Wood-constructed and Jamaican made, the model of the wide-body Air Jamaica
Tri-Star shows the emblematic Love Bird design that identified the national
carrier for over twenty years. The establishment of a national airline was a major
accomplishment for Jamaica, only after a year of independence. Initially called
the Jamaica Air Services, the airline commenced operations in 1963 under an
agreement between the Jamaican Government and British Overseas Airways
Corporation (BOAC), Cunard Steamship Company Limited and British West Indian Airways (BWIA). Although managed by BOAC and BWIA, the airline
was a Jamaican enterprise, its aircraft given Jamaican markings and identification. The company was reincorporated as Air Jamaica in 1968, when it severed ties
with its former partners. The airline and its fleet became an important symbol
of national pride, identity and independence, both at home and overseas.

Model donated by Air Jamaica to the Institute of Jamaica in 1999

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Jamaica 50 Independence Objects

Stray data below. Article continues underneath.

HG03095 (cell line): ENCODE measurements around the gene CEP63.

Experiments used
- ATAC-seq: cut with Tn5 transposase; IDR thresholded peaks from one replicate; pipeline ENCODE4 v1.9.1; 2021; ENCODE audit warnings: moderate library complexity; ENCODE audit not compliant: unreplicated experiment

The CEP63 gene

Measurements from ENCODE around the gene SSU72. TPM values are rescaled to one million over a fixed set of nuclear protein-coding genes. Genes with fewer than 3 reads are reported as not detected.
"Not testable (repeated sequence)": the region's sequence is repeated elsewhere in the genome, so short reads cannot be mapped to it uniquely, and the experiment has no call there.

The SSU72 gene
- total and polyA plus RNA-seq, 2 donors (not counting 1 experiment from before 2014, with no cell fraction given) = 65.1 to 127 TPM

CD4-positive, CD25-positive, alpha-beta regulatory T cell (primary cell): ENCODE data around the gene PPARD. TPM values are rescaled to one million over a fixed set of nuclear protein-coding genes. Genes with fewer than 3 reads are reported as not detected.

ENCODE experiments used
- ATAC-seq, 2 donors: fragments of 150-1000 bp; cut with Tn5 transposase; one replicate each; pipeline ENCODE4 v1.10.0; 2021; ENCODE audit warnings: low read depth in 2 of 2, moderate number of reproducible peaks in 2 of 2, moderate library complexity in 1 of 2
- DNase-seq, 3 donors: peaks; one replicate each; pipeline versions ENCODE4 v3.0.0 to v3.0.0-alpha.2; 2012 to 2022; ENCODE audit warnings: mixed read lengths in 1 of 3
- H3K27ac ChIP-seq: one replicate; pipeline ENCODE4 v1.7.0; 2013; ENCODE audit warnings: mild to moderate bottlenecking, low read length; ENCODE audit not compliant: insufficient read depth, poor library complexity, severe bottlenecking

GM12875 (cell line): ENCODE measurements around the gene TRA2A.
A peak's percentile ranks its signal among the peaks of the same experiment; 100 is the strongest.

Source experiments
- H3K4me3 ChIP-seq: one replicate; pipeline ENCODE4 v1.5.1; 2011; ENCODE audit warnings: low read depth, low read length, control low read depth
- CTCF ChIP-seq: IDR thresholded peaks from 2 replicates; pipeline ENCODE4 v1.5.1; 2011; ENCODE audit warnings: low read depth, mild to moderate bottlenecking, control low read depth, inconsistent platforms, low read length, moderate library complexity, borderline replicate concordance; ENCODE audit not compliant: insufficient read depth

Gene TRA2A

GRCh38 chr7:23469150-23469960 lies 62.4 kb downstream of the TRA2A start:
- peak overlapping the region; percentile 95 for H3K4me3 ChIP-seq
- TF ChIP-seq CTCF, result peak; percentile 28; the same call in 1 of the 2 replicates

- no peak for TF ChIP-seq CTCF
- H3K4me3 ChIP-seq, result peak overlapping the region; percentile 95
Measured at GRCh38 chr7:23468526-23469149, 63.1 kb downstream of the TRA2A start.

Commemorative Spade

¬†Displayed here is the 1961 Commemorative Spade used by; The Hon. Norman Manley (then Premier), The Hon. Dr. Glendon Logan (then Minister of Housing and Welfare), Jessie Owens (1936 US Olympic Champion), Sir. Kenneth Blackburn (then Governor of Jamaica), Herbert … Continue

aeroplaneThmb
Air Jamaica Love Bird (Lockheed L-1011 TriStar, 1968-1984)

Wood-constructed and Jamaican made, the model of the wide-body Air Jamaica
Tri-Star shows Continue

Candle sticks
Mahogany Candlesticks from Trinidad and Tobago

presented to the most Honorable Hugh Lawson Shearer former Prime Minister Continue